But the fund still leans toward value. Bousa, like Reckmeyer, looks for solid dividend payers. As far as sectors, he currently likes financials (22.7% of stocks), health care (15.5%) and technology (12.1%).

Wellington is the better pick for most investors, except for those in the later years of retirement or others who may need to spend their money relatively soon. Over the past 10 years, the fund has returned an annualized 11.04%.

Vanguard Short-Term Corporate Bond ETF (VCSH, $77.74) is a low-risk index bond exchange-traded fund that offers investors a healthy yield of 3.6%.

The fund, which tracks the Barclays US 1-5 Year Corporate index, takes little credit risk. All its holdings are investment-grade bonds from the likes of Anheuser-Busch InBev (BUD), CVS Health (CVS) and Bank of America (BAC), although 40% are rated only Baa or below. Duration is just 2.7 years – almost a full percentage point less than the yield. That means VCSH should make money on a total return basis even if rates rise one percentage point.

A small risk: More than 40% of the fund’s assets are in financial-sector debt.

Also note that this is available as an Admiral class mutual fund (VSCSX).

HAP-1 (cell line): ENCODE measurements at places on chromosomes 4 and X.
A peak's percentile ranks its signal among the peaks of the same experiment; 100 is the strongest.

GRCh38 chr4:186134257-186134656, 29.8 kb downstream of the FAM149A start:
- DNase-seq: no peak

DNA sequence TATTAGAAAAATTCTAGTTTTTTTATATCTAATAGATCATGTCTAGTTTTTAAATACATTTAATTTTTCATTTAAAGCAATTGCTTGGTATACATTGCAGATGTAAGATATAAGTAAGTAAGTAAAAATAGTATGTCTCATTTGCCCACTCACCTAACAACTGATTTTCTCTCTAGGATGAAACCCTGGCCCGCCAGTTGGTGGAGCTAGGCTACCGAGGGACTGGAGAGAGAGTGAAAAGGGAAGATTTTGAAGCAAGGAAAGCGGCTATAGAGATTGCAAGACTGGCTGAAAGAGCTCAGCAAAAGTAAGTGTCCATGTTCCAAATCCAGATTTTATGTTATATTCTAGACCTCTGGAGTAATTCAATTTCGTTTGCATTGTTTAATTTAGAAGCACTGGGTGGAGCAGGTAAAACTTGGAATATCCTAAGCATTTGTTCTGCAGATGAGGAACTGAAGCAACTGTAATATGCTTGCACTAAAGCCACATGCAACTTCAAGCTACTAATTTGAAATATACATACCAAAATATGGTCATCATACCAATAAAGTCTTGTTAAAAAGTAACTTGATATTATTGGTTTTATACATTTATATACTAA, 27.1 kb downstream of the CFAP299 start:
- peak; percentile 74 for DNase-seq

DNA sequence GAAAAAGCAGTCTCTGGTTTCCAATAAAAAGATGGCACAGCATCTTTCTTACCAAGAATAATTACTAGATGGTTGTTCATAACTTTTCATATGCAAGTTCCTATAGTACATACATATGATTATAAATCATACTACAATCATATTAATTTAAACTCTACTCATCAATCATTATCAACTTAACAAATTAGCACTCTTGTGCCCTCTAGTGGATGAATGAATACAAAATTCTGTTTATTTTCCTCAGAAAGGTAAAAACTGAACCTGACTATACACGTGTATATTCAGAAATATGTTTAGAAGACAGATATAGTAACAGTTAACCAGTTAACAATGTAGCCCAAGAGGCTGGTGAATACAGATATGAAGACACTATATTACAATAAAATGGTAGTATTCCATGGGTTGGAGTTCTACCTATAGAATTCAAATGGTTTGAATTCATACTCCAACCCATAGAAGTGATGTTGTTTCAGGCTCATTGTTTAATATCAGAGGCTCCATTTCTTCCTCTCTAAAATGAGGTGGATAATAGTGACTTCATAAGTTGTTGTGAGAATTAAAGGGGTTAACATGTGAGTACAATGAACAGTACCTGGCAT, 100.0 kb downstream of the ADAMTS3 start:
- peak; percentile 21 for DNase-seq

Want safer still? Consider the index ETF’s near-clone, Vanguard Short-Term Investment-Grade Fund (VFSTX, $10.40).

Using the same benchmark, this fund is actively managed by Vanguard’s Samuel Martinez and Daniel Shaykevich. It’s a little safer than the ETF because it owns not only corporates, but some Treasuries. Also, only 21% of its assets are Baa or below, and it doesn’t have nearly as much in financials.

But VFSTX is a very similar fund. It yields a bit less at 3.27% and has a slightly shorter duration of 2.6 years. It is a bit more expensive, though, at 0.20% in fees.

Vanguard Global Minimum Volatility (VMVFX, $14.00) is a fascinating, if complicated, fund that could be just the ticket for investors who want to dial down risk.

Run in-house by Antonio Picca, it takes a quantitative approach to delivering lower risk-adjusted returns than its benchmark, the FTSE Global All Cap Index. It invests roughly half its assets in foreign stocks, and the other half in U.S. stocks. It hedges away all foreign currency risk.

The fund takes several steps designed to limit volatility. It tilts toward stocks with historically low volatility and stocks that have low correlations with one another. The manager keeps sector weights within five percentage points of their FTSE index weightings, but he overweights defensive sectors, such as consumer staples and health care, which together account for a quarter of assets.

The FTSE index lost 12.1% from June 2015 through February 2016, but the Vanguard fund lost just 4.6%, according to Morningstar.

If you buy this fund, remember: It will almost sure lag during bull markets. From January 2014 through July 2018, the fund captured 40% of the market’s declines but only 77% of its advance, Morningstar says.